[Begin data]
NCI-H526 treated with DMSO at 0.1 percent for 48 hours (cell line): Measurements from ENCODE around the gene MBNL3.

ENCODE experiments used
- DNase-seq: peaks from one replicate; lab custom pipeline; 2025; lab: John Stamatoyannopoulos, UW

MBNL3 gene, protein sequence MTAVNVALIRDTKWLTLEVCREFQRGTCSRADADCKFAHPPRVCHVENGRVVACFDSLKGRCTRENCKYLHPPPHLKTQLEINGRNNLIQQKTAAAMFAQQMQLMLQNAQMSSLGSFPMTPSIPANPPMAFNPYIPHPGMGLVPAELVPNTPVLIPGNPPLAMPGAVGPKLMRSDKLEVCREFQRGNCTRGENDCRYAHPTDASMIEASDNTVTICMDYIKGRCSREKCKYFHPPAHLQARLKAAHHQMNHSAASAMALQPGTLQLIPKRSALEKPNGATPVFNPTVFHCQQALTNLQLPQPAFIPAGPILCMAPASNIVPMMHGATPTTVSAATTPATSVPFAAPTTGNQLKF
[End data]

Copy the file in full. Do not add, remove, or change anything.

NCI-H526 treated with DMSO at 0.1 percent for 48 hours (cell line): Measurements from ENCODE around the gene MBNL3.

ENCODE experiments used
- DNase-seq: peaks from one replicate; lab custom pipeline; 2025; lab: John Stamatoyannopoulos, UW

MBNL3 gene, protein sequence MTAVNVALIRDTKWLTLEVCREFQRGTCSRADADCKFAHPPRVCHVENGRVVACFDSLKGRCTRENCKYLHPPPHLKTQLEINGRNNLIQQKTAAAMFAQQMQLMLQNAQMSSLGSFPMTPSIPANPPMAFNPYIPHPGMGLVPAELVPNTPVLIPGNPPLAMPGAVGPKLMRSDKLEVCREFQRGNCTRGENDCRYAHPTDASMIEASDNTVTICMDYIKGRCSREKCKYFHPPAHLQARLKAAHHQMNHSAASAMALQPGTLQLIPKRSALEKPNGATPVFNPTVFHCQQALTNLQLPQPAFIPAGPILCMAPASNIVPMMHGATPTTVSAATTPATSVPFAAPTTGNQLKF